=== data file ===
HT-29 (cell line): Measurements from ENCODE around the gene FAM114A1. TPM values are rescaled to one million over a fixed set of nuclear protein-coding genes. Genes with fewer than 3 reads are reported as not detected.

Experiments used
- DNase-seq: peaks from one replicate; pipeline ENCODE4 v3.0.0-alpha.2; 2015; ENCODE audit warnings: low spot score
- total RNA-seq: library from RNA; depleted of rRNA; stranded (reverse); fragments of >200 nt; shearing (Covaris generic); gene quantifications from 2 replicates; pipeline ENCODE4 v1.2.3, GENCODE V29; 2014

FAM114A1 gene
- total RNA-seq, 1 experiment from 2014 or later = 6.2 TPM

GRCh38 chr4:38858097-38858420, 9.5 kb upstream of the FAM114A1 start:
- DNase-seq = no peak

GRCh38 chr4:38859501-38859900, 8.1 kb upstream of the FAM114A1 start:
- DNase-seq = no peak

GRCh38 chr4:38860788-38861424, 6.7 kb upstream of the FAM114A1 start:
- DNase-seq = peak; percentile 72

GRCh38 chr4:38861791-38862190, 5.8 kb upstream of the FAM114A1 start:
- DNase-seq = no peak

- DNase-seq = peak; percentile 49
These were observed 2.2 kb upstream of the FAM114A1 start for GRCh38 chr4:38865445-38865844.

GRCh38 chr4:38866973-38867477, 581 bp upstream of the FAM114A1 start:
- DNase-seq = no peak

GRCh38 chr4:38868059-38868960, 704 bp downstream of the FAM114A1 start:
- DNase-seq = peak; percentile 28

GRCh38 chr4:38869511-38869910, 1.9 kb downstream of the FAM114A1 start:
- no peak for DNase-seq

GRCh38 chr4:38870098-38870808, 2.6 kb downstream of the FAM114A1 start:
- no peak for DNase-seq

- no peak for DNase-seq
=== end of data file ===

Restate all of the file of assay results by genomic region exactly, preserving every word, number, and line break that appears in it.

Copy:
HT-29 (cell line): Measurements from ENCODE around the gene FAM114A1. TPM values are rescaled to one million over a fixed set of nuclear protein-coding genes. Genes with fewer than 3 reads are reported as not detected.

Experiments used
- DNase-seq: peaks from one replicate; pipeline ENCODE4 v3.0.0-alpha.2; 2015; ENCODE audit warnings: low spot score
- total RNA-seq: library from RNA; depleted of rRNA; stranded (reverse); fragments of >200 nt; shearing (Covaris generic); gene quantifications from 2 replicates; pipeline ENCODE4 v1.2.3, GENCODE V29; 2014

FAM114A1 gene
- total RNA-seq, 1 experiment from 2014 or later = 6.2 TPM

GRCh38 chr4:38858097-38858420, 9.5 kb upstream of the FAM114A1 start:
- DNase-seq = no peak

GRCh38 chr4:38859501-38859900, 8.1 kb upstream of the FAM114A1 start:
- DNase-seq = no peak

GRCh38 chr4:38860788-38861424, 6.7 kb upstream of the FAM114A1 start:
- DNase-seq = peak; percentile 72

GRCh38 chr4:38861791-38862190, 5.8 kb upstream of the FAM114A1 start:
- DNase-seq = no peak

- DNase-seq = peak; percentile 49
These were observed 2.2 kb upstream of the FAM114A1 start for GRCh38 chr4:38865445-38865844.

GRCh38 chr4:38866973-38867477, 581 bp upstream of the FAM114A1 start:
- DNase-seq = no peak

GRCh38 chr4:38868059-38868960, 704 bp downstream of the FAM114A1 start:
- DNase-seq = peak; percentile 28

GRCh38 chr4:38869511-38869910, 1.9 kb downstream of the FAM114A1 start:
- no peak for DNase-seq

GRCh38 chr4:38870098-38870808, 2.6 kb downstream of the FAM114A1 start:
- no peak for DNase-seq

- no peak for DNase-seq